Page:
Lies My Teacher Told Me: Everything Your American History Textbook Got Wrong by James W. Loewen

I read the 1995 edition of this book, and in some places and in some senses, it feels dated. Loewen is absolutely right, of course. Textbooks of the kind he describes, full of errors and low on controversy, make learning hard and boring for students. But, the textbooks he describes seem different from at least some of the ones I used in high school, and in college, we used secondary monographs and printed editions of primary sources rather than textbooks. I think he comes down too hard with a leftist point of view at times as well (for example, when he claims that Thanksgiving celebrations are entirely racist--I happen to love this holiday, not because of the way I understand relations between the Native Americans and the pilgrims, but because it's a time for family to come together). Still, it's an informative read.

Wednesday, October 6, 2010

A Place of Greater Safety by Hilary Mantel

This book tells the story of the French Revolution from the perspective of three of its leaders: Danton, Robespierre, and Desmoulins. I had always taken them as the bad guys--the ones who did all the beheading. This epic story made them human to me. The plot was fascinating, the prose crisp, and the characterization marvelous.

Monday, October 4, 2010

February by Lisa Moore

This elegaic book follows the life of Helen, who lost her husband when the rig he worked on at sea sunk in 1982. It mainly focuses on recent events--as she opens herself to love again and her son becomes a father, late in life. The story is beautiful, but constrained. I really enjoyed reading this book.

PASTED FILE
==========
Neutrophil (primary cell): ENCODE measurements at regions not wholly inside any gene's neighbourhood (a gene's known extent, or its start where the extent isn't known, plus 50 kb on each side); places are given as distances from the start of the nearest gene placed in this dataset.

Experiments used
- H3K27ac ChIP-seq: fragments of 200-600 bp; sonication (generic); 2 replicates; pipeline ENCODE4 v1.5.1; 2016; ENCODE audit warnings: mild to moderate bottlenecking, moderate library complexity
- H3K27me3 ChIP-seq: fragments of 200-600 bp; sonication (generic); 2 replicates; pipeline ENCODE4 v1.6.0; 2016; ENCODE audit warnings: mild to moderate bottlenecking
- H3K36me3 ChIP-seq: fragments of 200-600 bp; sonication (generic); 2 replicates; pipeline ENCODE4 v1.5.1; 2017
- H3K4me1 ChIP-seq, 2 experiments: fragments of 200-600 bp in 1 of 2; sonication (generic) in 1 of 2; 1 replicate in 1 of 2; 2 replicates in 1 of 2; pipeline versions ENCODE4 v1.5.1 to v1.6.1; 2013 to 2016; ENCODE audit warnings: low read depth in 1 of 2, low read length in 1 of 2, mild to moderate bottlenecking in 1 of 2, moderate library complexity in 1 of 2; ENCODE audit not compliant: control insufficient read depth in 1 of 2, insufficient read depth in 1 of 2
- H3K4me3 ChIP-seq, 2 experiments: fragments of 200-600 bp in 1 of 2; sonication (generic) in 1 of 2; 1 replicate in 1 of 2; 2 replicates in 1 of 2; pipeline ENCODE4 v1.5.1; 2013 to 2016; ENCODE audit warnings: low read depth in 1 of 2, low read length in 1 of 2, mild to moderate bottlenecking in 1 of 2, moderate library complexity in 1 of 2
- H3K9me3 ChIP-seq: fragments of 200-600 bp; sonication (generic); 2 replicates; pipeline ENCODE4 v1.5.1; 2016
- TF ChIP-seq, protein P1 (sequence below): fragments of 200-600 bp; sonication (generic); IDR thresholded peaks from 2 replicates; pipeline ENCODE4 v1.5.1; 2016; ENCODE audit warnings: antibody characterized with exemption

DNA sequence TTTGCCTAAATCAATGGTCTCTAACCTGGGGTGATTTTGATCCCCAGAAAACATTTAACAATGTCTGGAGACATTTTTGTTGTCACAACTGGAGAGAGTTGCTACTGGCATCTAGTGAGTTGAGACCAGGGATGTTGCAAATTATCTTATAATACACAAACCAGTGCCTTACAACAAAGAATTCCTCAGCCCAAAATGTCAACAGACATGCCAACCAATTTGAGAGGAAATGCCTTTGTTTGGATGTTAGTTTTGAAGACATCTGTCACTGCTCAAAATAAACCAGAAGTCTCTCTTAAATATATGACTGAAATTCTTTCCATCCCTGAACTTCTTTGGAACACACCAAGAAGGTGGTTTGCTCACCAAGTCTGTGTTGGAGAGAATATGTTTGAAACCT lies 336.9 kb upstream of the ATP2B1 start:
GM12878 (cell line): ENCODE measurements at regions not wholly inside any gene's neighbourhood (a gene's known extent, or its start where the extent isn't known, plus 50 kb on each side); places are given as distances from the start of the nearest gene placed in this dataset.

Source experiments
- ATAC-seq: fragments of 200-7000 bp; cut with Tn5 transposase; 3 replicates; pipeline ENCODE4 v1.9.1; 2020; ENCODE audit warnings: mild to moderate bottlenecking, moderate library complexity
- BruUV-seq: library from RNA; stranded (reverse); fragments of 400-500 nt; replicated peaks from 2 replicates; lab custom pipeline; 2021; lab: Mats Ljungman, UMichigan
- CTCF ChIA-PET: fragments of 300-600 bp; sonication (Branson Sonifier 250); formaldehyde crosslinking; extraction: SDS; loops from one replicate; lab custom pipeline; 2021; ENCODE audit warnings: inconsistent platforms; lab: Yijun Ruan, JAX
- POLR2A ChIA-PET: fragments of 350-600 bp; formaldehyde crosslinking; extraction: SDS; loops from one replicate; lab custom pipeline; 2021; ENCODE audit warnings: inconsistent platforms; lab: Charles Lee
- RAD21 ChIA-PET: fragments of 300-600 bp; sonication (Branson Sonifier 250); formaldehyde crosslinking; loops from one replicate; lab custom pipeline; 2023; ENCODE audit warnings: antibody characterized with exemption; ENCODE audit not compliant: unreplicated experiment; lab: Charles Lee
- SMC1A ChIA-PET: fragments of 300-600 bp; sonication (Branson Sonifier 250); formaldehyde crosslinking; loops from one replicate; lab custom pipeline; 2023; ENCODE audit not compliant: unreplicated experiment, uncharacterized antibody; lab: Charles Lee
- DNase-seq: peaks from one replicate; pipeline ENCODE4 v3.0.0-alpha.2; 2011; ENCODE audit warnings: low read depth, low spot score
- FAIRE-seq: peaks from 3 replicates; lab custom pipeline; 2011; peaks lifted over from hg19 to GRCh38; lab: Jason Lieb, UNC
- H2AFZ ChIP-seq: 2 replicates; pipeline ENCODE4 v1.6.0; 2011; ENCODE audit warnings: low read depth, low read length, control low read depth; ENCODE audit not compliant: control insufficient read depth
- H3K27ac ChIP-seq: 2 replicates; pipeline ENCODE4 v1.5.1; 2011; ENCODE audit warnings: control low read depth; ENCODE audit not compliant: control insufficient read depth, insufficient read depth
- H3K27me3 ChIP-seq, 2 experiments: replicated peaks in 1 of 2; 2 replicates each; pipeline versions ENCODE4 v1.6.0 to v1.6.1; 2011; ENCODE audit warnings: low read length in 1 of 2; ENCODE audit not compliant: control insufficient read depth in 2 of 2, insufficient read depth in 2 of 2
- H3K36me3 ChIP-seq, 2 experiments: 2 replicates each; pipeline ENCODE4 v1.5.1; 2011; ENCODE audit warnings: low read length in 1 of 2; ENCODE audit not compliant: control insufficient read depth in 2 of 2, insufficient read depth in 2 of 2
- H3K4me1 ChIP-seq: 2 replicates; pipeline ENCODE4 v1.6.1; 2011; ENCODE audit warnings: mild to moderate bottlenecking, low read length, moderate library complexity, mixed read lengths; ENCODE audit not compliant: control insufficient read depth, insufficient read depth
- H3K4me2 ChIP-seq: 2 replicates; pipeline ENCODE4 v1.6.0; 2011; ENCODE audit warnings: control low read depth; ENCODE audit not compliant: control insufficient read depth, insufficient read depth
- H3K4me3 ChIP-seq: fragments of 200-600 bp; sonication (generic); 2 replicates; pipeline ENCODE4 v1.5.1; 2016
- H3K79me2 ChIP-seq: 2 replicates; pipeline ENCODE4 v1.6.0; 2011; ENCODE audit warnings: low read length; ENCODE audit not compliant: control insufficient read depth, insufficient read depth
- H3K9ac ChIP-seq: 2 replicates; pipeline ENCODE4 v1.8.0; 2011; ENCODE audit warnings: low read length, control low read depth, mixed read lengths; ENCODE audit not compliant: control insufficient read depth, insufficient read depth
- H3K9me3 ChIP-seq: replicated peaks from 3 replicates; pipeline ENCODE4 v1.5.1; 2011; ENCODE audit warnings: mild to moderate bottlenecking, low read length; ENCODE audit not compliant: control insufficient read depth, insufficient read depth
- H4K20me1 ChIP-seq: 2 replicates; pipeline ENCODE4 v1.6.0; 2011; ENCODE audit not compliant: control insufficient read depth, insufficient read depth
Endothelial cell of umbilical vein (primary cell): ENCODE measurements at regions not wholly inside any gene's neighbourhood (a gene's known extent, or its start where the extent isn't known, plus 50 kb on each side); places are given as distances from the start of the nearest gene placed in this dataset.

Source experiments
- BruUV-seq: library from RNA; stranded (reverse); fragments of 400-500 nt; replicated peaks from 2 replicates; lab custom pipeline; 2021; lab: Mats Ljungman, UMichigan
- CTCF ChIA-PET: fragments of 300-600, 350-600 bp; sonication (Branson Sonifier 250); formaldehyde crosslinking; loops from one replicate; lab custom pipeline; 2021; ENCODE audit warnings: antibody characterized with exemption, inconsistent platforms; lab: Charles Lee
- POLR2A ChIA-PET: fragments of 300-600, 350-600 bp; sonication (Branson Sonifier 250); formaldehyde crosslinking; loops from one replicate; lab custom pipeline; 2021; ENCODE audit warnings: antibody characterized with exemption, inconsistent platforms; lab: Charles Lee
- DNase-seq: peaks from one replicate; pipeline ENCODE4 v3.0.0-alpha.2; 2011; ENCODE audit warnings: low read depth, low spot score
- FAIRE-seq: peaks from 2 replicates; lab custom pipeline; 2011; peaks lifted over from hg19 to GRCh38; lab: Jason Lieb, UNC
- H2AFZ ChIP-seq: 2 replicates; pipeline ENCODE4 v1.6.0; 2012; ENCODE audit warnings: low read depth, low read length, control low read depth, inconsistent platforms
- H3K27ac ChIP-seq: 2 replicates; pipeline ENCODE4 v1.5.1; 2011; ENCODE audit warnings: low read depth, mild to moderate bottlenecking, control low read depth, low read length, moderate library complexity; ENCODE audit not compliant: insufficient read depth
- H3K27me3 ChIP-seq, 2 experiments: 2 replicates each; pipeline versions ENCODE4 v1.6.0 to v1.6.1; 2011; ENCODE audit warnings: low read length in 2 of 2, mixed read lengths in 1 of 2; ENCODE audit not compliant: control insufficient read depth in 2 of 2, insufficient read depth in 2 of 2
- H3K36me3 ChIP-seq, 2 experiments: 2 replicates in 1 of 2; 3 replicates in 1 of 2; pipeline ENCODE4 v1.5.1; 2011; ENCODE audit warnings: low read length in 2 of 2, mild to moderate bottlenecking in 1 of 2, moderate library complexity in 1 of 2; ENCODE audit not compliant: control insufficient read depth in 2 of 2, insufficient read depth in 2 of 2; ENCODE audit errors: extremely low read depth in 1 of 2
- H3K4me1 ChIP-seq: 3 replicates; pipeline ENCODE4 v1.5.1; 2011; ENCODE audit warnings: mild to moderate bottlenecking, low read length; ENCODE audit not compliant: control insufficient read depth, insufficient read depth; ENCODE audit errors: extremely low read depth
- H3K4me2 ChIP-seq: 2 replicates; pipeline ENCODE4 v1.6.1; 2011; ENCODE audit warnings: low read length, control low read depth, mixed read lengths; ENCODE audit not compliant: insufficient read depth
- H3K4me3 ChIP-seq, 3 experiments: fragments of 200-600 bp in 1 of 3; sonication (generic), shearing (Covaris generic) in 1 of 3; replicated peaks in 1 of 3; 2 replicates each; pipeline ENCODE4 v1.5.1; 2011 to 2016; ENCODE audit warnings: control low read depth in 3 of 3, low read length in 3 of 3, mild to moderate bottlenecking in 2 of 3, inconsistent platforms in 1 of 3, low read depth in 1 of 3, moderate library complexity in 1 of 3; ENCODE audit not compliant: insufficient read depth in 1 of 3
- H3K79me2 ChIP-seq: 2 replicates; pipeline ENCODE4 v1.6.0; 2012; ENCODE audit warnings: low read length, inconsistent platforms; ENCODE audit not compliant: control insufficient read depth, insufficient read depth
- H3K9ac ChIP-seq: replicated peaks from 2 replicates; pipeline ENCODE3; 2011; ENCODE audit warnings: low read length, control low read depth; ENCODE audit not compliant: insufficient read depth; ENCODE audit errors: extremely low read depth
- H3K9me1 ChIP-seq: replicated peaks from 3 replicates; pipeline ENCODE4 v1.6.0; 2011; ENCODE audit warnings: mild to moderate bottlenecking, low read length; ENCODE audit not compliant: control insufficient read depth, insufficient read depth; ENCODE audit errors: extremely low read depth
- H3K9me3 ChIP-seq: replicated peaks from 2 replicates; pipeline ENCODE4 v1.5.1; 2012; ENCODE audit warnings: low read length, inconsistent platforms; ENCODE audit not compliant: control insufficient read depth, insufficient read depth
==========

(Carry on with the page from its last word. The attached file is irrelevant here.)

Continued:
Sunday, October 3, 2010

American Fantastic Tales: Terror and The Uncanny from Poe to the Pulps (Volume I) edited by Peter Straub

This collection is one to be savored. I have read it slowly, but I can't think of one story that disappointed me. I found it to be creepy and wonderful. I read many familiar authors here, but I had read only three of the forty-four stories before--and these are forgotten gems, rather than hidden stinkers. There were also lots of new writers to meet. I highly recommend this collection if you're looking for something gothic. I can't wait to get into volume two.

The Slap by Christos Tsiolkas

This book shows the radiating effects of one event: a man slaps another couple's child at a barbecue. Told from eight different points of view, and extending in time far past the initial slap, this book refuses to make any one of its characters into a villain, but shows them all as human, just as you think they couldn't possibly behave any worse (or that they couldn't possibly have been more wronged). I don't know that I'd care to hang out with this circle of people--mostly because there's a lot of what strikes me as gratuitous drug use--but the characters are well-realized, and the book works.

Nineteenth-Century Geographies: The Transformation of Space from the Victorian Age to the American Century edited by Helena Michie and Ronald R. Thomas

This collection contains seventeen essays that together make the argument that conceptions of geography changed in the United Kingdom and the United States during the nineteenth century. They analyze cultural products to determine the ways in which people's relations to the spaces and places in which they lived changed. I found the essays, by in large, to be very smart, and the ones by Lipscomb on Cooper and Brady on the Southwest to be particularly helpful.